Evolving role at ND hasn't changed Matthias Farley

Al Lesar
South Bend Tribune

SOUTH BEND — Control has been the essence of Matthias Farley’s football career at Notre Dame.

Prepare. Stay positive. And focus only on those things that can be controlled.

Nobody said it was going to be easy.

Every athlete — no matter the level; no matter the sport — should be mandated to study Farley’s career and the way in which he has navigated it.

Class. Intensity. Success. Unwavering leadership.

After a broken ankle as a freshman, Farley was moved from a scout-team receiver to front-line safety.

• Eleven starts as a redshirt freshman safety, including the national championship game, allowed Farley to collect 49 tackles and an interception against Stanford.

• The next year, he started just eight games at safety, again accumulating 49 tackles with two picks.

• Redshirt junior year, he changed position to nickel back: Four starts, 53 tackles, 6½ tackles for loss, four interceptions.

• Graduate student season, backup safety, special teams captain, leader in the locker room: Eight tackles through three games heading into Saturday’s game with UMass, including four and a forced fumble in last week’s win over Georgia Tech while stepping in for the injured Drue Tranquill in the second half.

Even though his role has continued to evolve and his participation diminished, Farley’s approach and his attitude hasn’t.

“I don't try to make a role for myself,” the 5-foot-11, 210-pound Farley said. “I just try to control what I can control, which is my attitude and my effort. Those things I can change, whether I'm playing 100 snaps a game or none.”

That doesn’t necessarily mean that Farley is content with the dwindling opportunities.

“It bothers him,” Irish coach Brian Kelly said of Farley’s role. “He's competitive. I've had to have talks with him about being prepared and being ready. He doesn't like it. He wants to be out there starting. He believes that he can help this football team as a starter. But he's one of those guys that makes this 2015 football team special in that he'll do whatever is necessary for the good of the team.”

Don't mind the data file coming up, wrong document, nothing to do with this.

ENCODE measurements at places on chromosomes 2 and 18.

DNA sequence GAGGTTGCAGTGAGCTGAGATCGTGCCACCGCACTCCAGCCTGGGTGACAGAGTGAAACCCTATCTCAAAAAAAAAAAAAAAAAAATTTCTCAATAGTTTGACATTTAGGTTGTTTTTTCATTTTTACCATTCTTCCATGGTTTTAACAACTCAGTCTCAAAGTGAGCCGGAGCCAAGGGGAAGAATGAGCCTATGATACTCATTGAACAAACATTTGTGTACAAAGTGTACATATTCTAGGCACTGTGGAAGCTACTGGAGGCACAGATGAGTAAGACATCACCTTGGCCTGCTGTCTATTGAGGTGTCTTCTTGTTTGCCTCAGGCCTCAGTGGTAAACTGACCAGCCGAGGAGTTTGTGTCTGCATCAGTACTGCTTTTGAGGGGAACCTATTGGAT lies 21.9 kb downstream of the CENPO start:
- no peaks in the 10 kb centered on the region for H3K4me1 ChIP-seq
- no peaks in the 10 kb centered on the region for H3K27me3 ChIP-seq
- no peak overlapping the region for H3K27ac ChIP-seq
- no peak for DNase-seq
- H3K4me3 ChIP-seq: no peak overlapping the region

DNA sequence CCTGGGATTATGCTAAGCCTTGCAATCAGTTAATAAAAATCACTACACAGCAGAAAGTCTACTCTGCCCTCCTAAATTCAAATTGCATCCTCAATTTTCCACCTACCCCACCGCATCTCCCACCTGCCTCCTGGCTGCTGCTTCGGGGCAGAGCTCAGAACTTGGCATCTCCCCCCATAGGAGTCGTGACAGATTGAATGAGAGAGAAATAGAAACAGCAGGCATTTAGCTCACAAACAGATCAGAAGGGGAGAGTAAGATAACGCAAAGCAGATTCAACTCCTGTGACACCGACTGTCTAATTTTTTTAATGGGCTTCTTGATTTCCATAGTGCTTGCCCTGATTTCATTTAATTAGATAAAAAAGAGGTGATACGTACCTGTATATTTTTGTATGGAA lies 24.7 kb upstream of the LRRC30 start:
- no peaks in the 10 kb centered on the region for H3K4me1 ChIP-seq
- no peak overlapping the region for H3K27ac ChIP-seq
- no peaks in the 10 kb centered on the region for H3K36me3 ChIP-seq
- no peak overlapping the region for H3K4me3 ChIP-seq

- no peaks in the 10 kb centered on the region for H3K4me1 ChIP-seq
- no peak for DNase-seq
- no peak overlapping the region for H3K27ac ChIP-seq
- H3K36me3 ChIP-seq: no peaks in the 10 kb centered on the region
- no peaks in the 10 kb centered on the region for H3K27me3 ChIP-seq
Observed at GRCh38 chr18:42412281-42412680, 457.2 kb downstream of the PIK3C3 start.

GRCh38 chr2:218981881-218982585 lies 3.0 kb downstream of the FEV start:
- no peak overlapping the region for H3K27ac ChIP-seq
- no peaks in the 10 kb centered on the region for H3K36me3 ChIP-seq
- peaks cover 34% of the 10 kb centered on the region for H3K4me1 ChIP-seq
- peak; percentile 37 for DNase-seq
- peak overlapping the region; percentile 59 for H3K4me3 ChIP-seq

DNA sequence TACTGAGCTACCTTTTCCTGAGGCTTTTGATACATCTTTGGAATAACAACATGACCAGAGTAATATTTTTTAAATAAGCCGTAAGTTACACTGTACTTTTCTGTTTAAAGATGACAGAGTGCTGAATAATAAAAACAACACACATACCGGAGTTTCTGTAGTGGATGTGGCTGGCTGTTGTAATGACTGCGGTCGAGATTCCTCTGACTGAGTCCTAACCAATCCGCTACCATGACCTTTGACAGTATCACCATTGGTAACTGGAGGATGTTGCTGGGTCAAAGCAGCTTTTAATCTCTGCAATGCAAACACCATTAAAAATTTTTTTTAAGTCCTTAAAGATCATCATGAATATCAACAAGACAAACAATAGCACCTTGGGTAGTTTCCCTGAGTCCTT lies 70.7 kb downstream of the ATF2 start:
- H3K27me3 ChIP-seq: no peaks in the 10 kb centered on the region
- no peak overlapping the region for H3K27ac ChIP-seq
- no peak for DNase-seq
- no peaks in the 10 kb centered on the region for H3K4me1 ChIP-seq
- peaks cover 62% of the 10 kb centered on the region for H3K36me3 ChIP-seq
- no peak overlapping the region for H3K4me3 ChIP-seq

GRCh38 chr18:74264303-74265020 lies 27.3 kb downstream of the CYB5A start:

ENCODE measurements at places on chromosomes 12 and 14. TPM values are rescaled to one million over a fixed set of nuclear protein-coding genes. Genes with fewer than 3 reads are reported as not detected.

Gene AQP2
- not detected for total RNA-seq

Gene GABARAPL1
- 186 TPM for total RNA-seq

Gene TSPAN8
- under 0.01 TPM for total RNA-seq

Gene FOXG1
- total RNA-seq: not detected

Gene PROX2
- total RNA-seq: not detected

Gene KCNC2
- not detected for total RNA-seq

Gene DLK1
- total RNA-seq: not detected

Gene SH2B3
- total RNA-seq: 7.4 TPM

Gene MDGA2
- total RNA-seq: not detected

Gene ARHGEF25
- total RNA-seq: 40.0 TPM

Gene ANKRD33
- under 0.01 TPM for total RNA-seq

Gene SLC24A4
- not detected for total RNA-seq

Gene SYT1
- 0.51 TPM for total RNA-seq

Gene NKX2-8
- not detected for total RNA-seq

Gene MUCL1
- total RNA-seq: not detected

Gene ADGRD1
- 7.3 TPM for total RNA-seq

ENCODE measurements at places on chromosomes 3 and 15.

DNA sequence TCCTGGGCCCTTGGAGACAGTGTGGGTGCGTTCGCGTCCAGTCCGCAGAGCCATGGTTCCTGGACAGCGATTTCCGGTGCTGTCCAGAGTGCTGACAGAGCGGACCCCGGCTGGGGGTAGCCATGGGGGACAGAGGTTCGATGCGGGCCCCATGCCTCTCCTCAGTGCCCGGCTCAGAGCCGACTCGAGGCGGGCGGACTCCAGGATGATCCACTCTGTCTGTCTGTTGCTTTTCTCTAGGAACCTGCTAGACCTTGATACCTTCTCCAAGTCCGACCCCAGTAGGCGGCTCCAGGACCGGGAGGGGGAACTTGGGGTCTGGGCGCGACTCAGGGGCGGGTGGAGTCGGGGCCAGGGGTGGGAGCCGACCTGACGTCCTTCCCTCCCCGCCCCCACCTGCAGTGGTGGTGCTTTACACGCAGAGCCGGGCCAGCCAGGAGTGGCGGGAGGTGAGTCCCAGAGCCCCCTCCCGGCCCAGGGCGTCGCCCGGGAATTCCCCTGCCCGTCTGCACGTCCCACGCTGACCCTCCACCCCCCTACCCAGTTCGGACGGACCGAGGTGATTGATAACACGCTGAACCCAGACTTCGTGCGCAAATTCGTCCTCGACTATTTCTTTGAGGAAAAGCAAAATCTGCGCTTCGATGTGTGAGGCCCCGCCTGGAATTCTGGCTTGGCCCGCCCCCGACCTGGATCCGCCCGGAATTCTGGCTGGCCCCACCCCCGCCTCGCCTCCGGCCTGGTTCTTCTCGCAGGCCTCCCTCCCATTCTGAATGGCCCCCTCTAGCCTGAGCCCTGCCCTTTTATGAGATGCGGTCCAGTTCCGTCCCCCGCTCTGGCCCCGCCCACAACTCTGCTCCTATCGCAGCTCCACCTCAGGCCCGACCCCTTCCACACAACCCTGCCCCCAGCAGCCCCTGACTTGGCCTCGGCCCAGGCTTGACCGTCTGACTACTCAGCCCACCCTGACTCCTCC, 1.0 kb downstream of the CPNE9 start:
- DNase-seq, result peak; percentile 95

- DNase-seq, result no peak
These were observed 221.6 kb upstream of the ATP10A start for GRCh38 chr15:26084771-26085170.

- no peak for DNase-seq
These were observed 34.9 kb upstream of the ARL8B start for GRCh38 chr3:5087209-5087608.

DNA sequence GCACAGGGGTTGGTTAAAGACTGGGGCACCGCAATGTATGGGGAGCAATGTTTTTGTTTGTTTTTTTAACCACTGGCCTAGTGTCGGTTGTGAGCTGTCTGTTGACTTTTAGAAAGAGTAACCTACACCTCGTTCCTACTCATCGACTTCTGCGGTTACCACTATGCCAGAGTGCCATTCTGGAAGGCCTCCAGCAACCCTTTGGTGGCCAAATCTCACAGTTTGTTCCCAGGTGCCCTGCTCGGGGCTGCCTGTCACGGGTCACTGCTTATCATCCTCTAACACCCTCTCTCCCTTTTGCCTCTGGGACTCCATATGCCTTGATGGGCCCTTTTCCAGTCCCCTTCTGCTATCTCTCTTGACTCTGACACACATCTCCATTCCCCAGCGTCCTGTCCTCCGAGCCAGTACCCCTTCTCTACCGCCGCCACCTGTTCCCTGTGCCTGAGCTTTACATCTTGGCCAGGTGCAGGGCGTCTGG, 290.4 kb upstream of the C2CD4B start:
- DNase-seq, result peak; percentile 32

When he did get the call, in the framework of a special defense constructed to put the clamps on the Yellow Jackets’ triple-option offense, he responded with some dynamic plays — including the forced fumble that Jaylon Smith scooped up, setting the tone in the second half.

“It just comes from preparation,” Farley said. “We have a philosophy of the 'next man in,' which we harp on week-in and week-out. It's been that way since I've been here. You have to prepare like a starter because who knows what could happen on a Saturday and your number gets called, so you have to be ready.”

But, shouldn’t a captain be beyond that sort of spot duty?

“A captain's role is to lead and it doesn't always have to be on every single down,” Farley said. “I know a lot of guys look to me for advice on different things or something to keep them positive. It doesn't necessarily have to be a ‘play 100 plays a game’ kind of deal. I love being a captain and I'm very comfortable in that element.

“I try to encourage people. That's what had the biggest impact on me when I was younger, and even older, when people would just take the time to encourage me; somebody that believed in me or whatever, it makes a big difference.”

In that sense, Farley has been able to be a difference-maker even from his perch on the sidelines.

“(Farley) makes a huge impact in special teams, as well as he does so many jobs, and is counted on on defense as somebody that makes plays,” said Kelly. “He's a veteran. He's somebody that mentors all the young guys. He carries such a huge amount of respect from not only his class, but the younger players, as well.”

“He’s a baller,” said fellow captain Joe Schmidt. “He’s a connector. He can relate to everybody on this football team.”

“I'm just a people person,” Farley said. “I have a big family. I have six brothers and sisters. Growing up, it was nine of us, including my parents, in a very small house. If you don't communicate, if you don't work together, if you don't vocalize what you're thinking about a particular thing or ask…; for me it was my brothers and sisters growing up, like how they were doing and vice versa. It's a very strange dynamic to be around that many people and not have a relationship with them.”

After answering the bell when Tranquill was injured against Georgia Tech, Farley will return to the limbo of the backup safety role against the Minutemen. Max Redfield, who was out last week with a broken thumb, is expected to be back against a UMass offense premised on the pass.

“It's exciting to be a DB in a game like this, because there is a lot of opportunities to make plays,” Farley said. “You have to really, really be focused and locked in very similarly to playing a triple-option team to each and every play refocusing and resetting and making sure you're doing your job each and every play.”

Control what can be controlled — no matter the role.

Notre Dame’s Joe Schmidt (38) and Matthias Farley (41) stand together during the alma mater following the 30-22 win over Georgia Tech on Saturday, Sept. 19, 2015, at Notre Dame Stadium in South Bend. SBT Photo/ROBERT FRANKLIN